Satellite observations of atmospheric CO2 are the key to answering important questions regarding spatial and temporal variabilities of carbon sources and sinks. Global measurements sampling the air above land and oceans allow oceanic flux to be distinguished from terrestrial flux. Continuous sampling on frequent basis allows seasonal variations to be distinguished. This study quantifies the potential value of satellite-based measurements of column- integrated CO2 concentrations in terms of the carbon source/sink information that can be derived from these concentrations via inverse modeling. We discuss the utility of the carbon flux inversions in terms of both spatial and temporal resolution, compare capabilities of active and passive approaches to the measurements, and demonstrate the feasibility of high precision CO2 column concentration retrievals.
A unifying theme throughout the ESE science objectives is the identification of regions with large temporal and spatial gradients. Severe storm formation occurs in the boundary regions between airmasses with very different temperatures, pressures, water content, aerosol loading. Severe storm tracking and forecasting utilizes the discontinuities in observed fields and gradient fields to diagnose and forecast the formation, evolution, and motion of severe storms. In a similar fashion, heat islands, super-regional pollution, and rain shower formation are each the result of temporal and spatial gradients present in the atmosphere. Diagnosing and forecasting these events requires an ability to map atmospheric gradients and discontinuities in real-time on micro to meso-scales in the atmosphere (0.5 - 500 km). A new measurement concept, the Imaging Fourier Transform Spectrometer (IFTS) is capable of demonstrating a class of autonomous event identification, monitoring and tracking sensors. In order to provide this capability a sensor with the ability to combine high spatial resolution (0.5 - 1 km) imaging with high spectral resolution (0.25 cm - 1 across the mid infrared 3 -10 microns) in time intervals of a few seconds is required. An electronically programmable infrared camera that combines a large-format focal plane array with a Fourier transform spectrometer can deliver this capability. It also builds on currently fielded airborne demonstration systems and an instrument concept in development for the Next Generation Space Telescope (NGST). The IFTS concept is revolutionary in several aspects. It can produce 2 - 10 fold increase in spatial resolution, 2 fold increases in spectral resolution, and 30 fold increases in temporal resolution. In combination the measurement concept would require a 100 - 600 fold increase in telemetry bandwidth without a new approach to imaging. IFTS breaks this paradigm with a new approach to hyperspectral imaging. Severe storm forecasting requires gradient fields (i.e., first and second derivatives of atmospheric observations). Hence, this measurement concept for IFTS is enabled by four innovations: (1) directly observe the derivative fields, (2) Nyquist sample the image plane to enable full utilization of the telescope performance, (3) have multi-channel detection of gradient regions, and (4) provide an autonomous targeting and tracking system that identifies, subsets, and follows regions with significant discontinuities (i.e., regions where severe storms, toxic pollution, heat islands, or rain/thunderstorms will form).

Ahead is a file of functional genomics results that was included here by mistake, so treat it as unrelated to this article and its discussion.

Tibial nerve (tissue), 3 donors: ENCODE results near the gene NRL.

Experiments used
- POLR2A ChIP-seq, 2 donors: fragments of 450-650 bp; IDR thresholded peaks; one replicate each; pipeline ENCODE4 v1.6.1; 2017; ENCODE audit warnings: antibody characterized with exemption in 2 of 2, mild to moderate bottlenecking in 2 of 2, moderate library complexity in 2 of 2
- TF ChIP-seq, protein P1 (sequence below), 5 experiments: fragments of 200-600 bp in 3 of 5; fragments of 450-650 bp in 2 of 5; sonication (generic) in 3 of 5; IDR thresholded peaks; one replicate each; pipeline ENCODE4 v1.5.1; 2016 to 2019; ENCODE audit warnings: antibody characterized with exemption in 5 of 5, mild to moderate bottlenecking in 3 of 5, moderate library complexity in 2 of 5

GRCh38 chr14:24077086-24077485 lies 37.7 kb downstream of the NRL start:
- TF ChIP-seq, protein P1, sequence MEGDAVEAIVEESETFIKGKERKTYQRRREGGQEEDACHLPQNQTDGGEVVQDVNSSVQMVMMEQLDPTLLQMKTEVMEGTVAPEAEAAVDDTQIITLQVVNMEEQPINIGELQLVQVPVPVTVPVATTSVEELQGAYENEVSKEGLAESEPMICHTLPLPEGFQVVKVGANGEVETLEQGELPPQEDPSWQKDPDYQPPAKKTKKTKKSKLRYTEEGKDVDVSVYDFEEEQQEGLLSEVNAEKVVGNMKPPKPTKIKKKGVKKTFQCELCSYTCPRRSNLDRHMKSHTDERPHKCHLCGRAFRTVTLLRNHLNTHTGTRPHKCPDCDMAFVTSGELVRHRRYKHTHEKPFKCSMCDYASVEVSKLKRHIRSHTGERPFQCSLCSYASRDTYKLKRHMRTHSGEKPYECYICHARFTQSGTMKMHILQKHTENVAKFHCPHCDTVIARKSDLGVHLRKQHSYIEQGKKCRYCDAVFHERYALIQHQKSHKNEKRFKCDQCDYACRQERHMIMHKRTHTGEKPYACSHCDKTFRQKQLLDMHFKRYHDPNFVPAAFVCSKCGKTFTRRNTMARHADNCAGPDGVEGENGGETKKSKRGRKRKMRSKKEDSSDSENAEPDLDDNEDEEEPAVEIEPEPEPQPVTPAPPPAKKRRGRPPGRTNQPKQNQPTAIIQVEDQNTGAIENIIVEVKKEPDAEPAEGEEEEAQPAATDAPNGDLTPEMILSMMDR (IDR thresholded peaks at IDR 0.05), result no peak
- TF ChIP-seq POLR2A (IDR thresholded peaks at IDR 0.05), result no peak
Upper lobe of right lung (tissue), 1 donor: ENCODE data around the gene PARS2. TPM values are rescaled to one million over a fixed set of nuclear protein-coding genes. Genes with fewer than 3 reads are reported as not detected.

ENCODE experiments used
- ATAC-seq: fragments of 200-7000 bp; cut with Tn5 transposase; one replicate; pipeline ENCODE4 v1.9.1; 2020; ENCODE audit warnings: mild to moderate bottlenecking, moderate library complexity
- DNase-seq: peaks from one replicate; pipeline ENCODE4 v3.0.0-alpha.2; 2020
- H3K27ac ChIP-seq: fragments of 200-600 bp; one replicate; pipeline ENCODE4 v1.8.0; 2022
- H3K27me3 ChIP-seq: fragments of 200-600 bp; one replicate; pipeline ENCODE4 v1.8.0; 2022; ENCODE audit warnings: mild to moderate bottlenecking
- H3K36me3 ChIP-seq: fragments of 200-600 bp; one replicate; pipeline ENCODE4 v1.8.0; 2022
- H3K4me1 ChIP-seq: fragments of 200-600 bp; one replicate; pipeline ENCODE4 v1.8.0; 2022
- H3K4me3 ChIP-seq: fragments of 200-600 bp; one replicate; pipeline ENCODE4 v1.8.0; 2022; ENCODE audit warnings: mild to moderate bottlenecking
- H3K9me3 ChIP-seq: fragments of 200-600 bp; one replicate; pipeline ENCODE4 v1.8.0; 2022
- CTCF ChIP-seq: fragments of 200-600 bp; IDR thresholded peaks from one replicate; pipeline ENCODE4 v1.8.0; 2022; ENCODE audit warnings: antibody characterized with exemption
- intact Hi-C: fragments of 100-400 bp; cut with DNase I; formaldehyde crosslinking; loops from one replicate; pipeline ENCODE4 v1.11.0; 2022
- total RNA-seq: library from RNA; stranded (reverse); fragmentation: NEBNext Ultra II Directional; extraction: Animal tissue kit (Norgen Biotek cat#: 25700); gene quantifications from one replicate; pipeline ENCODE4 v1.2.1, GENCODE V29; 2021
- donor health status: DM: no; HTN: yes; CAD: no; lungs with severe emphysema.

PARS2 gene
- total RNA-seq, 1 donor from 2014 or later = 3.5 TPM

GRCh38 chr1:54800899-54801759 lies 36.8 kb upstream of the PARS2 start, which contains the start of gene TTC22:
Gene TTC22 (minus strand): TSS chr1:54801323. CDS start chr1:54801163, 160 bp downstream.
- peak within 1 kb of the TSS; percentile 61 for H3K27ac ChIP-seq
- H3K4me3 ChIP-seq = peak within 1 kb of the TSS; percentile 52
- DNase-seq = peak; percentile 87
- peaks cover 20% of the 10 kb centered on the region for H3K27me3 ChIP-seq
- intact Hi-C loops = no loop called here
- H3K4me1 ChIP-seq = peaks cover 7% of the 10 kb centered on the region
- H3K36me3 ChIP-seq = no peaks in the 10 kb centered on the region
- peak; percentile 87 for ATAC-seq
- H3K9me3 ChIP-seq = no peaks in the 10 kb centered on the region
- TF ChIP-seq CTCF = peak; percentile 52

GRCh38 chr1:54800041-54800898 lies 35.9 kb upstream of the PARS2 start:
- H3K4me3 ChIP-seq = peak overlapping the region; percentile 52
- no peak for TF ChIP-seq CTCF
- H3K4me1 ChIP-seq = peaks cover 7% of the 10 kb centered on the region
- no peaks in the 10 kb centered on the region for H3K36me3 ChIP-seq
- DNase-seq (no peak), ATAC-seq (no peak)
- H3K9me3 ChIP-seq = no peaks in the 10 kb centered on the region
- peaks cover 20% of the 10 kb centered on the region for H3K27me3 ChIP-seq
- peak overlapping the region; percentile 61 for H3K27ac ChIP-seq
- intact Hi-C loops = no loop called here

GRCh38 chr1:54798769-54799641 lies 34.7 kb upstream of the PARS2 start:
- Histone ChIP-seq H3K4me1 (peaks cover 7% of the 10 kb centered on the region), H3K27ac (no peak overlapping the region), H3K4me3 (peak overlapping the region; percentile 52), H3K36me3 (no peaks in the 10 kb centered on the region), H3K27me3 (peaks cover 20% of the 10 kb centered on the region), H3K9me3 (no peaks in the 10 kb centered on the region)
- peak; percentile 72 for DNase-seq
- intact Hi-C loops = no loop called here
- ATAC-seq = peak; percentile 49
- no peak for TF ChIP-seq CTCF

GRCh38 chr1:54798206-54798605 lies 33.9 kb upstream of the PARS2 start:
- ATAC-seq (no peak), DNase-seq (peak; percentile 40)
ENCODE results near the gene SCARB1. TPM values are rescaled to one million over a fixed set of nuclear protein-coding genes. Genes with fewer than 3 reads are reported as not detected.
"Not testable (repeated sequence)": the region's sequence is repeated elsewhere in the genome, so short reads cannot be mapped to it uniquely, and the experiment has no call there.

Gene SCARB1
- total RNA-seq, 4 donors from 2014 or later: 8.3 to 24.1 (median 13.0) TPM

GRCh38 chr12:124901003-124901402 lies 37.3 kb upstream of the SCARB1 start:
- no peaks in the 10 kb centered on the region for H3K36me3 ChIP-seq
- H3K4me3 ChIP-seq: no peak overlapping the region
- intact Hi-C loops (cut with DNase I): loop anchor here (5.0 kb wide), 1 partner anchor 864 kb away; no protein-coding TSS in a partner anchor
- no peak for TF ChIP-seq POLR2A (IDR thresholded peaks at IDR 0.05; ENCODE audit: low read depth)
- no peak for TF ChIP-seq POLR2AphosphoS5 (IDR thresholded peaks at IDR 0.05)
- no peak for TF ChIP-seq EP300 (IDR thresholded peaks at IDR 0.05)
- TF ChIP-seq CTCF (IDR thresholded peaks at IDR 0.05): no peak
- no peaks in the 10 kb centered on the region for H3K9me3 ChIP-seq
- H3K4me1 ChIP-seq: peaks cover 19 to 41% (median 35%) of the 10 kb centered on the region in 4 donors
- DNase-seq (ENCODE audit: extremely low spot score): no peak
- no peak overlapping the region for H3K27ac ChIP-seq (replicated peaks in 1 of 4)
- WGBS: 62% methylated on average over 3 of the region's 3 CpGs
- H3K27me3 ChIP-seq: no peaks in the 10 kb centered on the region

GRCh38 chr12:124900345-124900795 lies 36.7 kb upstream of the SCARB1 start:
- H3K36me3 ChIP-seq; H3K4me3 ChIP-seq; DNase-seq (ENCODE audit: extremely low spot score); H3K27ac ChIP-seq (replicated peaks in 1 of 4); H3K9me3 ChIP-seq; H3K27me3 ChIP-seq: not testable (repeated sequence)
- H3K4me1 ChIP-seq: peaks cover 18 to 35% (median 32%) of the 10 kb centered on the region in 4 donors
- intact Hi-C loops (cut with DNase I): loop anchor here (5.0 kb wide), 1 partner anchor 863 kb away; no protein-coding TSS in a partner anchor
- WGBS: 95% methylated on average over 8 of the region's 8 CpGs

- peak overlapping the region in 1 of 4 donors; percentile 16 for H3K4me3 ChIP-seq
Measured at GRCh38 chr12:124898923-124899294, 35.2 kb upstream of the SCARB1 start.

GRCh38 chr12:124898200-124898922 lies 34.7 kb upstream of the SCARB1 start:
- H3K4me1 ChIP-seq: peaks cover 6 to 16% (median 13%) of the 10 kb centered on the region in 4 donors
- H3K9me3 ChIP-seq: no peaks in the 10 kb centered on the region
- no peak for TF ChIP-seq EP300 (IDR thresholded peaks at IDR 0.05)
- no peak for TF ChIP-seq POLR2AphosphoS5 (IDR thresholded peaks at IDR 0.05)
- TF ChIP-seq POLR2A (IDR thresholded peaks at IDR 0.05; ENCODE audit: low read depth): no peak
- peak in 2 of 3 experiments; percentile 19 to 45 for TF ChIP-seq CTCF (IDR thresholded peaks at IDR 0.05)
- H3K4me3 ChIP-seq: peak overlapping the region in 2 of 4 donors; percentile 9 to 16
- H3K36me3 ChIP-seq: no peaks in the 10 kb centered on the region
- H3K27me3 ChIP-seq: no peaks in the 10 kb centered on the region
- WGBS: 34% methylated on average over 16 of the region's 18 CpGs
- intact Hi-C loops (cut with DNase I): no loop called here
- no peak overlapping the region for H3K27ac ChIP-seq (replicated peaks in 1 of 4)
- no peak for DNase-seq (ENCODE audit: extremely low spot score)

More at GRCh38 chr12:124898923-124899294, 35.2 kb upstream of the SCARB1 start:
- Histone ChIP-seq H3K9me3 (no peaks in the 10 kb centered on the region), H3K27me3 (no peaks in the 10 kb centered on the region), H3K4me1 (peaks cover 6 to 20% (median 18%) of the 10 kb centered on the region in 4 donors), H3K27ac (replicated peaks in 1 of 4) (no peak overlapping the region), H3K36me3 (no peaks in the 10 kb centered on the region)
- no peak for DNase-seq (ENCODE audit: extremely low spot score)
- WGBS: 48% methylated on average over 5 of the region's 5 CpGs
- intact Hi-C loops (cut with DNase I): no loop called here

The technique of integral projections is used to perform co- registration of data from a wedge spectrometer instrument that has been developed by NASA Goddard Space Flight Center. The spectrometer is currently being flown on a plane and operates in the 1 - 2.5 micron range. The technique involves a number of steps. First, an algorithm was developed to calculate the absorption bands that occur within the spectral region. At this point the method of Integral Projections is used to vectorize the image. The Integral Projections method performs a number of key functions in the registration process: increases SNR, reduces affects of spatial non-uniformities within the data, and results in a much faster algorithm since the operation is on vectors. The final step is to register the zero crossing of the second derivative of the vectors. Two issues encountered with co-registration is dealing with the absorption bands that occur within the spectral region of interest and the multiple problem of recognizing features that are not only shifting in x and y but also appear different at different wavelengths. Results will be presented in which the application of our algorithm obtains the appropriate x,y shifts necessary to reconstruct a registered data cube.
As part of an ongoing investigation of airglow emissions of the upper atmosphere, an intensified CCD imaging spectrograph has been developed for a sounding rocket project called GEMINI (general excitation mechanisms in nightglow). The instrument, known as LISA (limb-imaging spectrograph for airglow), will be used to measure the limb profiles of some important nighttime airglow emission features. The observed limb profiles will be analyzed to provide atmospheric temperatures and density profiles of excited atomic and molecular species of interest to specific modelling problems in the mesopause and lower thermosphere. The GEMINI rocket is to be launched from White Sands Missile Range, New Mexico, in late 1993 or early 1994. The payload will be three-axis stabilized and absolute pointing will be derived from a star video camera. We describe the design capabilities of the LISA instrument, which include a spectral range of 310 to 390 nm, a wavelength resolution of ~0.3 nm, a height resolution of 1 km, and a theoretical count rate of 0.04 count R-1 s-1, where R represents rayleighs. The imager design is discussed and we present the results of some laboratory tests performed by means of an artificial source of the oxygen nightglow emission.